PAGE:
The drive to increase the tax ‘take’ doesn’t end there either. There is a new provision contained in the second iteration of the Finance Bill which targets ‘enablers of defeated tax avoidance schemes’ and is intended to sit shoulder to shouler with the GAAR.
It is a significant advance because, up to now, if GAAR is said to apply, it’s only been the taxpayer who has suffered the consequences (including the new 60% GAAR penalty). The new powers will allow HMRC to demand 100% of the fees made by those designing, marketing or otherwise facilitating avoidance schemes.
There are also important changes to the disguised remuneration rules, widening their scope considerably. Furthermore, we have what, in my opinion, is a rather pernicious loan charge which will see employers who have used disguised remuneration arrangements, such as Employee Benefit Trusts (EBTs), since 1999 hit with retrospective tax bills.
For good measure, HMRC is also looking for the right to transfer the charge to those employees who received the payments.
Finally, the Government has seen through an overhaul of the non-dom rules. Although someone can be classed as a non-dom under general law in perpetuity, the tax benefits of doing so now essentially cease after 15 years of UK residence. Again, an overhaul was undertaken by the Labour Government in 2008 but no long stop date was introduced at that stage, allowing a non-dom to benefit from the income tax and CGT benefits for as long as he or she had not formed the intention to stay in the UK.
A recent investment in personnel and systems has made HMRC bigger and more menacing for those tempted to cut corners on their tax returns, regardless of size or reputation. Consider, for instance, the bold comments made in its investigation into alleged avoidance by some of the country’s best-known football clubs.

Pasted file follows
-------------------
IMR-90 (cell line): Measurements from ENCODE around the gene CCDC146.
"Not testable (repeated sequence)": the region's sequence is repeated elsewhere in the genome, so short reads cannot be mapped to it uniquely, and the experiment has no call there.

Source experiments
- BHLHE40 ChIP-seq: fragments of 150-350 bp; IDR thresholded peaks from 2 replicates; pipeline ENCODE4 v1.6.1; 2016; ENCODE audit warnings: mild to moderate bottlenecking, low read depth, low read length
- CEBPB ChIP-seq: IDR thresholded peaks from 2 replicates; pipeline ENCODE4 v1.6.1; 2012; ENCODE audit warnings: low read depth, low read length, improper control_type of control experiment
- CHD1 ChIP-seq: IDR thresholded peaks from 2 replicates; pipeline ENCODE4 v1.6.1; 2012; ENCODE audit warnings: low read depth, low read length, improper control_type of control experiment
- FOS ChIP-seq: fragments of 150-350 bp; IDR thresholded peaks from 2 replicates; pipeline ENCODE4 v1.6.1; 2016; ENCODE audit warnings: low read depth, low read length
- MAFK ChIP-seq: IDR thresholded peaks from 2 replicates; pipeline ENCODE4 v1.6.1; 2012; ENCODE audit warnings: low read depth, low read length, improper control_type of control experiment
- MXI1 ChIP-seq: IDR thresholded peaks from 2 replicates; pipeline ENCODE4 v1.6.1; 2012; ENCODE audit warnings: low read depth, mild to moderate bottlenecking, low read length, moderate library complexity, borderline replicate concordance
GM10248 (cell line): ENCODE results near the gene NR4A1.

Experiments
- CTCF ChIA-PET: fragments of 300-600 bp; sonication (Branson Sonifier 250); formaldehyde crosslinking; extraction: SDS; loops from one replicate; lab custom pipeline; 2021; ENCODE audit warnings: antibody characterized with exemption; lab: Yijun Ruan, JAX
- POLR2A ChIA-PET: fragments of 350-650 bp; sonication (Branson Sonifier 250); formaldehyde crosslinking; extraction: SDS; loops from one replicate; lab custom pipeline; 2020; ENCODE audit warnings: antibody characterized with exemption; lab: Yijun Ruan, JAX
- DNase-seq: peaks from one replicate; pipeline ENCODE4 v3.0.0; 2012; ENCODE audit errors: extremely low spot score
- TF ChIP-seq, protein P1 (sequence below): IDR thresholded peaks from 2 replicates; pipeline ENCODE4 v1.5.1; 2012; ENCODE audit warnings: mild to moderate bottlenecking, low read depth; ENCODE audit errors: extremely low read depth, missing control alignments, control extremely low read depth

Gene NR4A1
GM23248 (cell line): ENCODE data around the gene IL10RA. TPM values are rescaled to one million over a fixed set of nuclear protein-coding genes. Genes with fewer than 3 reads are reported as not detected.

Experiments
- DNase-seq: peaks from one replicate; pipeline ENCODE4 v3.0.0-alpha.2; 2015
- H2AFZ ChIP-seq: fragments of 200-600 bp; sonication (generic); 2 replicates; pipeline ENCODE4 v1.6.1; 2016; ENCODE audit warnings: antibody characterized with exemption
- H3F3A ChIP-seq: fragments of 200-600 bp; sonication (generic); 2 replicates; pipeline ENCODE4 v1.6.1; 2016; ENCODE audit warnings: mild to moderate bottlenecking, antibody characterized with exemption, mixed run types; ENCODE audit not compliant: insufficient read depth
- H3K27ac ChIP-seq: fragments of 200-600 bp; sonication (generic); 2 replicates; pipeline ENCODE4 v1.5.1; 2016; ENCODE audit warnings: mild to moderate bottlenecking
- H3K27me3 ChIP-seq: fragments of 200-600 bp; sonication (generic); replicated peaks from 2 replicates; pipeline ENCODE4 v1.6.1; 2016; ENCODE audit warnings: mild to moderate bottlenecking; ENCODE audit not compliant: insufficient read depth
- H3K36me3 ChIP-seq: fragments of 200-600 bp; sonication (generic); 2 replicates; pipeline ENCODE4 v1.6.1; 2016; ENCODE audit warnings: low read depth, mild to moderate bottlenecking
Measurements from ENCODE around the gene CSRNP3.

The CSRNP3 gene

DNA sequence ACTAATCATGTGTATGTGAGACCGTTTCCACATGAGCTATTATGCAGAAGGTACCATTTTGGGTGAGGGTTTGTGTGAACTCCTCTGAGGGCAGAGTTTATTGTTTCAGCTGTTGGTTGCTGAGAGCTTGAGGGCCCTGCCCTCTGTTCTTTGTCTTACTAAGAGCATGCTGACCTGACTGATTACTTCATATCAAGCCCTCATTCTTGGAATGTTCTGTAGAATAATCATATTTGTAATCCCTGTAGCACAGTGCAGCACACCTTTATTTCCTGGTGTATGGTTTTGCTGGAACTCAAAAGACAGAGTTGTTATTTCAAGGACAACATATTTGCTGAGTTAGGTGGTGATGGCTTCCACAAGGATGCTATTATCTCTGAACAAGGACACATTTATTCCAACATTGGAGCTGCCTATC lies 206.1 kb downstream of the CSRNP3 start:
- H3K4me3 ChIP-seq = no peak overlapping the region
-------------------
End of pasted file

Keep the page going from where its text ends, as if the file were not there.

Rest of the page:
Yes, there have certainly been difficulties. Stories of ‘sweetheart’ deals and tax avoidance on a large international (and ‘industrial’) scale continue to abound. However, this is more than a matter for Mrs May and her colleagues to take on but something which requires international co-operation. Indeed, the UK had previously been regarded as a loose cannon for trying to address such issues unilaterally. Now, the OECD does so via a project to tackle what it has entitled as Base Erosion and Profit Shifting (BEPS).
Such is the span of corporate and personal taxation that other tax avoidance stories will come to light suggesting that loopholes exist. For example, we’ve seen such criticism of the non-dom reforms at the Finance Bill committee stage, that protections have been provided for non-UK trusts set up by those affected by the newly-deemed domicile status.
We have also heard suggestions from one Labour MP that the NRCGT scheme provides an “egregious loophole” because a non-UK resident can acquire UK commercial property without having to pay CGT on an eventual disposal.
Without wishing to be disrespectful, it’s one of the strangest claims which I’ve heard. It smacks of someone who has little understanding of how the law has evolved (perhaps simply taken from a briefing note… or cereal packet).
It’s a fundamental rule of domestic CGT that a non-resident person doesn’t pay CGT and is one which was only narrowed by the inclusion of UK residential property held by non-UK residents in April 2015. All other assets held as investments – not just commercial property – fall outside the scope of CGT.
HMRC is keen to boast that the entire package of measures which I’ve described have helped bring about the lowest tax gap for a decade.
Against that backdrop, to take aim at Theresa May is not just unfair, given that she has been so much under fire of late that she should probably be listed as an endangered parliamentary species. It is woefully wide of the mark.
If you have any queries on this article, or on tax avoidance in general, then we would be delighted to hear from you